It is only necessary to add, that Walter seems to have been as much respected and beloved by his acquaintances and domestics, at least as any neighbour or master of the present day, as will appear from the few following remarks. The old session-clerk and precentor at Ettrick said, “It was the luckiest thing that could have happened[85] that he had come home again, for the poor’s ladle had been found to be a pund Scots short every Sunday since he and his family had left church.” And fat Sandy Cunningham, the conforming clergyman there, a very honest inoffensive man, remarked, “that he was very glad to hear the news, for the goodman always gave the best dinners at the visitations and examinations of any farmer in his parish; and one always felt so comfortable in his house.” Davie Tait said, that “Divine Providence had just been like a stell dike to the goodman. It had bieldit him frae the bitter storm o’ the adversary’s wrath, an’ keepit a’ the thunner-bolts o’ the wicked frae brikking on his head; that, for his part, he wad sit down on his knees an’ thank Heaven, Sunday and Saturday, for his return, for he could easily lend his master as muckle siller as wad stock a’ Riskinhope ower again, an’ there was little doubt but he wad do it.” Even old John of the Muchrah remarked, “that it was just as[86] weel that his master was come back, for he had an unco gude e’e amang the sheep when ought was gaun wrang on the hill, an’ the ewes wadna win nae mair into the hogg fence o’ the Quave Brae, i’ the day time at ony rate.”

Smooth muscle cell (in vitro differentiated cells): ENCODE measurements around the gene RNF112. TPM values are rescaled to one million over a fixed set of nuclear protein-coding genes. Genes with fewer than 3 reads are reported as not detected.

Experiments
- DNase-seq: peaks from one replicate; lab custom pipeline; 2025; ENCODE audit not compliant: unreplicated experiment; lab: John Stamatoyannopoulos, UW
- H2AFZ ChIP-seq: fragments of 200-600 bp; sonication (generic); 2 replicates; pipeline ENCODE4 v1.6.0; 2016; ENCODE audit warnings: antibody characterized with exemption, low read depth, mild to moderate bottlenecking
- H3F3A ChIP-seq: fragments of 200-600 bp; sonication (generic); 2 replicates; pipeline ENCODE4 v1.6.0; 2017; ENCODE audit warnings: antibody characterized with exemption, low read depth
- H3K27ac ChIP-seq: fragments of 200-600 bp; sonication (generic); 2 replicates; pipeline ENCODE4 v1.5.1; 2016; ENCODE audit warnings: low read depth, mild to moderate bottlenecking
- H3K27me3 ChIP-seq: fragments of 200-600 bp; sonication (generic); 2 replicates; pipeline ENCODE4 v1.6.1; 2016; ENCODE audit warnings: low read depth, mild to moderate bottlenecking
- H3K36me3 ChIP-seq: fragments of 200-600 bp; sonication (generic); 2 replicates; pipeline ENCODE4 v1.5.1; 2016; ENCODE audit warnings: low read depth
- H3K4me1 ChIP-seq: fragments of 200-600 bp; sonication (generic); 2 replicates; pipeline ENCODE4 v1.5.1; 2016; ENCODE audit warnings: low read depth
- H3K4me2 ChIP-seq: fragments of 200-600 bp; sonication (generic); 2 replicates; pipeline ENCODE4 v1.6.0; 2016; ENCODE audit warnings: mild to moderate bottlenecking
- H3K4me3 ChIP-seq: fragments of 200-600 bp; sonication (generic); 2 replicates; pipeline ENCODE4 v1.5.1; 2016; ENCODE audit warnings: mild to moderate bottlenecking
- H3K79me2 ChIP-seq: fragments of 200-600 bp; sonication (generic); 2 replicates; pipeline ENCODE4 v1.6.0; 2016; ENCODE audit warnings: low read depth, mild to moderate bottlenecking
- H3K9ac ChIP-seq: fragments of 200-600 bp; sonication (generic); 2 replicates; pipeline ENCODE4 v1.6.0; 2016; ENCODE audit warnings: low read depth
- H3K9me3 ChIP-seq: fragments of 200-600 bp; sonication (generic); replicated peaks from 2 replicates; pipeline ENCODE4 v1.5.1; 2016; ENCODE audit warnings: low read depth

If there are any incidents in this Tale that may still appear a little mysterious, they will all be rendered obvious by turning to a pamphlet, entitled, A Cameronian’s Tale, or The Life of John Brown, written by himself. But any reader of common ingenuity may very easily solve them all.